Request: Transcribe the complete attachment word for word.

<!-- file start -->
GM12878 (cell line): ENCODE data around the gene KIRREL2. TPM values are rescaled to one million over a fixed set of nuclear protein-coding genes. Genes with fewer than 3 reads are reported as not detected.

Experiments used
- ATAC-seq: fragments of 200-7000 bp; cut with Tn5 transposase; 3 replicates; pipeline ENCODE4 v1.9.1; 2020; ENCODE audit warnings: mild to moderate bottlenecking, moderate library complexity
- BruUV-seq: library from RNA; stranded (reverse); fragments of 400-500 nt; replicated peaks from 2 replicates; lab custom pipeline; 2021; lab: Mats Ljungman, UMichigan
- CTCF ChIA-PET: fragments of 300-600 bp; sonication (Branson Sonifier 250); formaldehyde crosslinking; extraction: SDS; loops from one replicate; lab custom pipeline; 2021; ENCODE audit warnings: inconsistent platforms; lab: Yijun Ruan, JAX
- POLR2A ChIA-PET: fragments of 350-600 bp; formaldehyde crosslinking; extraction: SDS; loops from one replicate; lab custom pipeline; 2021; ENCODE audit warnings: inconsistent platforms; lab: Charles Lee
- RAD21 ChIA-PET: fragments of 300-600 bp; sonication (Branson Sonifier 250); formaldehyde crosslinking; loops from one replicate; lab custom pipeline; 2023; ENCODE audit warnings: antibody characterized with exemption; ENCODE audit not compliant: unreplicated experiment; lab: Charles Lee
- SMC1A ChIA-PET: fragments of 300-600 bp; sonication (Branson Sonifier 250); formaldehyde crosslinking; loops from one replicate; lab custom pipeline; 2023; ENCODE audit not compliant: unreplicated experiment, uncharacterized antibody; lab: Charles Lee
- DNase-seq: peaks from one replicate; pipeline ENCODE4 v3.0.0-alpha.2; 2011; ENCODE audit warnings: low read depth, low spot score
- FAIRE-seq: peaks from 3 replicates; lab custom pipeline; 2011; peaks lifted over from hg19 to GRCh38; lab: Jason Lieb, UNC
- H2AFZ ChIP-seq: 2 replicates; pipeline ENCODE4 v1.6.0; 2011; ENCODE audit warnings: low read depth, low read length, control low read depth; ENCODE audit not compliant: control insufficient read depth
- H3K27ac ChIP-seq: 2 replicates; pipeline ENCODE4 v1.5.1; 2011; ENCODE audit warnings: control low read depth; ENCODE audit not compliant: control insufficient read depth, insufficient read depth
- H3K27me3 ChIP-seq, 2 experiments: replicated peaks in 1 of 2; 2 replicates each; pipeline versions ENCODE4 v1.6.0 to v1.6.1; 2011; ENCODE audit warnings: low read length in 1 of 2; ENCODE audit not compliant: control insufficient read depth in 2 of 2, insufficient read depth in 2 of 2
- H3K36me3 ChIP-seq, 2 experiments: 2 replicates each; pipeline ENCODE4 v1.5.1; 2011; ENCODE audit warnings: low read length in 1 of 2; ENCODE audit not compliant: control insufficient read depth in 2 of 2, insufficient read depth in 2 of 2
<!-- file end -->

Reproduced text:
GM12878 (cell line): ENCODE data around the gene KIRREL2. TPM values are rescaled to one million over a fixed set of nuclear protein-coding genes. Genes with fewer than 3 reads are reported as not detected.

Experiments used
- ATAC-seq: fragments of 200-7000 bp; cut with Tn5 transposase; 3 replicates; pipeline ENCODE4 v1.9.1; 2020; ENCODE audit warnings: mild to moderate bottlenecking, moderate library complexity
- BruUV-seq: library from RNA; stranded (reverse); fragments of 400-500 nt; replicated peaks from 2 replicates; lab custom pipeline; 2021; lab: Mats Ljungman, UMichigan
- CTCF ChIA-PET: fragments of 300-600 bp; sonication (Branson Sonifier 250); formaldehyde crosslinking; extraction: SDS; loops from one replicate; lab custom pipeline; 2021; ENCODE audit warnings: inconsistent platforms; lab: Yijun Ruan, JAX
- POLR2A ChIA-PET: fragments of 350-600 bp; formaldehyde crosslinking; extraction: SDS; loops from one replicate; lab custom pipeline; 2021; ENCODE audit warnings: inconsistent platforms; lab: Charles Lee
- RAD21 ChIA-PET: fragments of 300-600 bp; sonication (Branson Sonifier 250); formaldehyde crosslinking; loops from one replicate; lab custom pipeline; 2023; ENCODE audit warnings: antibody characterized with exemption; ENCODE audit not compliant: unreplicated experiment; lab: Charles Lee
- SMC1A ChIA-PET: fragments of 300-600 bp; sonication (Branson Sonifier 250); formaldehyde crosslinking; loops from one replicate; lab custom pipeline; 2023; ENCODE audit not compliant: unreplicated experiment, uncharacterized antibody; lab: Charles Lee
- DNase-seq: peaks from one replicate; pipeline ENCODE4 v3.0.0-alpha.2; 2011; ENCODE audit warnings: low read depth, low spot score
- FAIRE-seq: peaks from 3 replicates; lab custom pipeline; 2011; peaks lifted over from hg19 to GRCh38; lab: Jason Lieb, UNC
- H2AFZ ChIP-seq: 2 replicates; pipeline ENCODE4 v1.6.0; 2011; ENCODE audit warnings: low read depth, low read length, control low read depth; ENCODE audit not compliant: control insufficient read depth
- H3K27ac ChIP-seq: 2 replicates; pipeline ENCODE4 v1.5.1; 2011; ENCODE audit warnings: control low read depth; ENCODE audit not compliant: control insufficient read depth, insufficient read depth
- H3K27me3 ChIP-seq, 2 experiments: replicated peaks in 1 of 2; 2 replicates each; pipeline versions ENCODE4 v1.6.0 to v1.6.1; 2011; ENCODE audit warnings: low read length in 1 of 2; ENCODE audit not compliant: control insufficient read depth in 2 of 2, insufficient read depth in 2 of 2
- H3K36me3 ChIP-seq, 2 experiments: 2 replicates each; pipeline ENCODE4 v1.5.1; 2011; ENCODE audit warnings: low read length in 1 of 2; ENCODE audit not compliant: control insufficient read depth in 2 of 2, insufficient read depth in 2 of 2